PM Says Don’t Worry About CERB Repayments… Yet
It’s Jeremy (@JeremyAppel1025) with your final Passage Daily of 2020. It’s been a tough year, as you all know, so special thanks to you readers for sticking with us and supporting independent media that challenges mainstream narratives. I’m excited to see what 2021 holds in store.
Anyway, today we’ve got: stories on the feds’ doubletalk regarding CERB repayments for those who were encouraged to apply but technically didn’t meet its criteria; the Ontario government apparently lying about how much it reduced the province’s inmate population during the first lockdown; Alberta’s justice minister stunting on health experts; systemic misogyny at Jack Astor’s restaurants.
Feds Offer Mixed Messages On CERB Repayments
Prime Minister Justin Trudeau says people who got threatening letters from the Canada Revenue Agency demanding they repay CERB shouldn’t worry — for now *insert maniacal laugh*.
Trudeau called the nearly 500,000 letters the CRA sent out warning people they may have to repay CERB “educational.” You know, just educating them that despite being encouraged by the government to apply for CERB, they may not be technically eligible and thus must go into debt.
“We sent out those letters, but the message that I’m giving to Canadians is — if that letter is causing you anxiety, don’t worry about it,” Trudeau told the CBC. “You don’t have to repay during Christmas. You don’t have to think about January 1 as any deadline and we’re going to work over the coming weeks and months to make sure that there’s a path forward that makes sense.”
Don’t worry about it — until you have to. Asked about giving amnesty to those who applied in error, Trudeau said this would be determined on a case-by-case basis. There are a lot of “fraudsters out there,” Trudeau warned, without providing a scintilla of evidence.
Minister of Employment Carla Qualtrough made clear that those who erroneously applied aren’t getting let off the hook, despite Green and NDP calls to do so, although she said she feels “bad” for them. Unfortunately, feeling bad isn’t going to pay people’s bills.
Context: The eligibility confusion stems from the requirement that applicants have made at least $5,000 in income before taxes in 2019. It turns out the government meant ‘net income’ — income minus expenses, which didn’t originally appear on the CERB application.
- Aboriginal Legal Services Toronto and the Black Legal Action Centre are questioning the basis of the Ontario government’s claim that they reduced the province’s jail population by 30 per cent — or 2,400 people — in the early months of the pandemic.
- According to documents FOIP’d by the two groups, just 645 inmates were released between March 16 and July 22.
- Both have asked the ministry what happened to the other 1,700 or more people, but have received no response.
- The documents also reveal that the overrepresentation of Black and Indigenous people in the carceral system has continued unabated. Of the number of people held in jail awaiting trial, 14 per cent were Black and 12 per cent were Indigenous, a significant overrepresentation of both groups relative to Ontario’s population.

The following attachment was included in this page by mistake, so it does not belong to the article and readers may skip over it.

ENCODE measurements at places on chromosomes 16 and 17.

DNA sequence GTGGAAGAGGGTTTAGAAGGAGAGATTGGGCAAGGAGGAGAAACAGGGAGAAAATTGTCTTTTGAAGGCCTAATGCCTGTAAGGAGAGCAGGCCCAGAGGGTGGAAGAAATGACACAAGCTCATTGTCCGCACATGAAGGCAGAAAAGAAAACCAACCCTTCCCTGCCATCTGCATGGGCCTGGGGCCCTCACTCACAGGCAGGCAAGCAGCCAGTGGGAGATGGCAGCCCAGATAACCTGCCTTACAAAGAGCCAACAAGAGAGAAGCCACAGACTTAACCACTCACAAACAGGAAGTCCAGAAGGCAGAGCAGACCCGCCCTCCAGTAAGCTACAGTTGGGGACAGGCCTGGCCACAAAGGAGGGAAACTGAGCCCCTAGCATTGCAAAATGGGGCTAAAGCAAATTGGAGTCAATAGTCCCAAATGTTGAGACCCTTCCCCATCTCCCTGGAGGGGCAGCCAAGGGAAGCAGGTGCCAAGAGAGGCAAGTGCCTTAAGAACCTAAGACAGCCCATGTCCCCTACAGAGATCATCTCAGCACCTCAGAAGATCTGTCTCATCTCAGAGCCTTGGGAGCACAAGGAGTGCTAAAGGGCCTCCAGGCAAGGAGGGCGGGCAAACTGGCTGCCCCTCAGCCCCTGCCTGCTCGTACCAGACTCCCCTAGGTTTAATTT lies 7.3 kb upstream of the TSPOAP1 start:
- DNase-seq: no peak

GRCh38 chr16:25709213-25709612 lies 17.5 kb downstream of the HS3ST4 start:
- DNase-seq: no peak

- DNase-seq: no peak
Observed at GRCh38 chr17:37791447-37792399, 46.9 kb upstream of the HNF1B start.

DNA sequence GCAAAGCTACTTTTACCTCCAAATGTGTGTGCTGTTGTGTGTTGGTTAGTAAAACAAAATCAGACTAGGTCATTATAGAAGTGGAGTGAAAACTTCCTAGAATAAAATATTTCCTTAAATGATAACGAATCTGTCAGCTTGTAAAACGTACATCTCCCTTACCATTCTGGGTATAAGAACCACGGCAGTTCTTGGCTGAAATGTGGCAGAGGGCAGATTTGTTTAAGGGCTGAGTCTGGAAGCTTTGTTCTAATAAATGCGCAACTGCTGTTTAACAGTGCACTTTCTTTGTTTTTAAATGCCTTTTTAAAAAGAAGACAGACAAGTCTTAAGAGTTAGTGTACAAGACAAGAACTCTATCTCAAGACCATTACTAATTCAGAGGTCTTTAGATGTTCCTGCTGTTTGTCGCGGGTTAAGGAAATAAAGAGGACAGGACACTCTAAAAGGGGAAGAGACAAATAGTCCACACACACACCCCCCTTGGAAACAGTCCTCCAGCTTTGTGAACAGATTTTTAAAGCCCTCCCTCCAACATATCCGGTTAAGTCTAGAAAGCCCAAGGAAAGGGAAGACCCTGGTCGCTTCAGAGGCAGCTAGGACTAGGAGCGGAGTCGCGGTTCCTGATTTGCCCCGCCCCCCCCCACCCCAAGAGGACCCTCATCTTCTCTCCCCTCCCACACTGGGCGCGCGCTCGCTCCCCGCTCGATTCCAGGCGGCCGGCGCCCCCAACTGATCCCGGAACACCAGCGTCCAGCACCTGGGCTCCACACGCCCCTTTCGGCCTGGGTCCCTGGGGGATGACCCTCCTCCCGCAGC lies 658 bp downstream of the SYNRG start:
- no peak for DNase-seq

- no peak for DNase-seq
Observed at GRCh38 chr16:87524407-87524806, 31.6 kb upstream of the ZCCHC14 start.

- “We are concerned that whatever steps are being taken, they don’t apply equally to Indigenous communities and Black communities.” — Fareeda Adam, staff lawyer at the Black Legal Action Centre.
- Alberta Justice Minister Kaycee Madu tweeted out a photo of a meeting where he and Premier Jason Kenney, as well as Municipal Affairs Minister Tracy Allard, aren’t wearing masks, which resulted in at least two complaints under the Public Health Act.
- The province’s chief medical officer of health, Deena Hinshaw, is wearing a mask at the meeting.
- According to a public health order issued in Alberta on December 8, masks are mandatory in all indoor workplaces. The only exception is when people are speaking, as long as they are appropriately distanced. Unless the two ministers and premier were talking over each other, they were in violation of the order.
ICYMI: Sexual Harassment A Major Issue At Jack Astor’s
Vice reports that many female employees at Jack Astor’s have experienced sexual harassment on the job and that the company acknowledges it has “work to do.”
For our western Canadian readers, Jack Astor’s is a large chain of bar and grills with dozens of locations in Ontario, Quebec and the Maritimes.
One woman who got a job as a server at the Jack’s in Ancaster, Ont., when she was 18 said she feared for her safety when a member of the kitchen staff followed her home after work, which she described as “probably one of the scariest things that I’ve ever experienced.”
When she told management she was uncomfortable being around him, they said she should confront him herself.
Jack Astor’s is owned by SIR Corp, which owns 59 restaurants across the country and employs nearly 4,800 workers. Other former employees say the chain often simply moved those accused of inappropriate behaviour to another location, like the Catholic Church.
That’s it for your December 18 Passage Daily. Happy Holidays and New Year. It’s been a great pleasure helping write this newsletter over the past few months. See you in 2021!
Quick question: do you think the article you just read would be published elsewhere?
Odds are that it would never run in Canada's corporate media. That's why we're asking you to be a part of building a real, left alternative to corporate media — so that more people are exposed to viewpoints and ideas like this one.
But without your support, it's an impossible task. We depend 100% on readers like you becoming members to pay writers and fund our operations. We don't take money from wealthy backers and we don't run ads.Become a member